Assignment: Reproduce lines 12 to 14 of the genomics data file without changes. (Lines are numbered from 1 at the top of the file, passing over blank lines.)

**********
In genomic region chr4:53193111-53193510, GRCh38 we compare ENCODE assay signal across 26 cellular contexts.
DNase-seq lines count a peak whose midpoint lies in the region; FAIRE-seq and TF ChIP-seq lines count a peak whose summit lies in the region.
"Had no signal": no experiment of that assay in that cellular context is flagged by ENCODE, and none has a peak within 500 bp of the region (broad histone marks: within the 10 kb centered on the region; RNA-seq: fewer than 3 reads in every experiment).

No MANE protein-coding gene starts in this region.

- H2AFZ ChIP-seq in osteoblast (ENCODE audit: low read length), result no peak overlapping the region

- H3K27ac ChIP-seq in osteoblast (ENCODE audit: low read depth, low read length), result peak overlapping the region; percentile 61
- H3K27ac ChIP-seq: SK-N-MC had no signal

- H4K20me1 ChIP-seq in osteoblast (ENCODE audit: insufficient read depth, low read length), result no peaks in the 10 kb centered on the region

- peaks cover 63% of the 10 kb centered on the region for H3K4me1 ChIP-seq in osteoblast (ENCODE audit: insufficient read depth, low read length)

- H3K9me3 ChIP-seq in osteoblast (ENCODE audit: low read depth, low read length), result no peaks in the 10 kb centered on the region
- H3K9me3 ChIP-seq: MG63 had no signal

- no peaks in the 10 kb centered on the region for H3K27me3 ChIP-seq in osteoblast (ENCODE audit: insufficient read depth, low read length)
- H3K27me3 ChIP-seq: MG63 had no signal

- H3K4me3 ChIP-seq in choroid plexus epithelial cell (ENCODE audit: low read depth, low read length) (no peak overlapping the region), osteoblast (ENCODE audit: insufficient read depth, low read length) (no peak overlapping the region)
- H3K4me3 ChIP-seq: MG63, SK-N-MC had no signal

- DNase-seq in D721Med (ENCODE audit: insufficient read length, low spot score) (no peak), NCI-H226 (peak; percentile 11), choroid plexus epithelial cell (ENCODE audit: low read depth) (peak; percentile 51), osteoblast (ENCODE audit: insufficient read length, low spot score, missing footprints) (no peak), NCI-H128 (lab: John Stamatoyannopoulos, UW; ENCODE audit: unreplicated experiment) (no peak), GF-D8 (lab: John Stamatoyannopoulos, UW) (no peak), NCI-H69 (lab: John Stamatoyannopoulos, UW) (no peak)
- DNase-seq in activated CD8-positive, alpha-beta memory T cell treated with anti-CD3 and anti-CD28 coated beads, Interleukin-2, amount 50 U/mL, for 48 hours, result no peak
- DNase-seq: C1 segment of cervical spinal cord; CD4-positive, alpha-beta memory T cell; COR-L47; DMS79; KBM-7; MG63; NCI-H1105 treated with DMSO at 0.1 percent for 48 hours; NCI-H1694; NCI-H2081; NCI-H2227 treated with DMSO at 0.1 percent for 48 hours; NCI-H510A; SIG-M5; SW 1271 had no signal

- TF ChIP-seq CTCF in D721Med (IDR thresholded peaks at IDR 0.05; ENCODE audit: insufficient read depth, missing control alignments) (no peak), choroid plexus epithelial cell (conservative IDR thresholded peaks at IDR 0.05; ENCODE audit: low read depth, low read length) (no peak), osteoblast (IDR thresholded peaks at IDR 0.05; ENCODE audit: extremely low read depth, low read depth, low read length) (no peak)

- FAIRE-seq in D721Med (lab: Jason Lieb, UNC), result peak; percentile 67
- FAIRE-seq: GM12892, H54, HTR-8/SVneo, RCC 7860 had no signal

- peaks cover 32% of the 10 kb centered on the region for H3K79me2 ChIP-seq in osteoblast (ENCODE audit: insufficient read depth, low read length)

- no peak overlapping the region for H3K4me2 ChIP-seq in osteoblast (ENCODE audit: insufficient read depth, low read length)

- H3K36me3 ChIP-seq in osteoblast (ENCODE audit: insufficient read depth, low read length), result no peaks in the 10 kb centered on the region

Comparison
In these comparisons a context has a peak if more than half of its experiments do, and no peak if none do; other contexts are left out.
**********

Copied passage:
- no peaks in the 10 kb centered on the region for H3K27me3 ChIP-seq in osteoblast (ENCODE audit: insufficient read depth, low read length)
- H3K27me3 ChIP-seq: MG63 had no signal

- H3K4me3 ChIP-seq in choroid plexus epithelial cell (ENCODE audit: low read depth, low read length) (no peak overlapping the region), osteoblast (ENCODE audit: insufficient read depth, low read length) (no peak overlapping the region)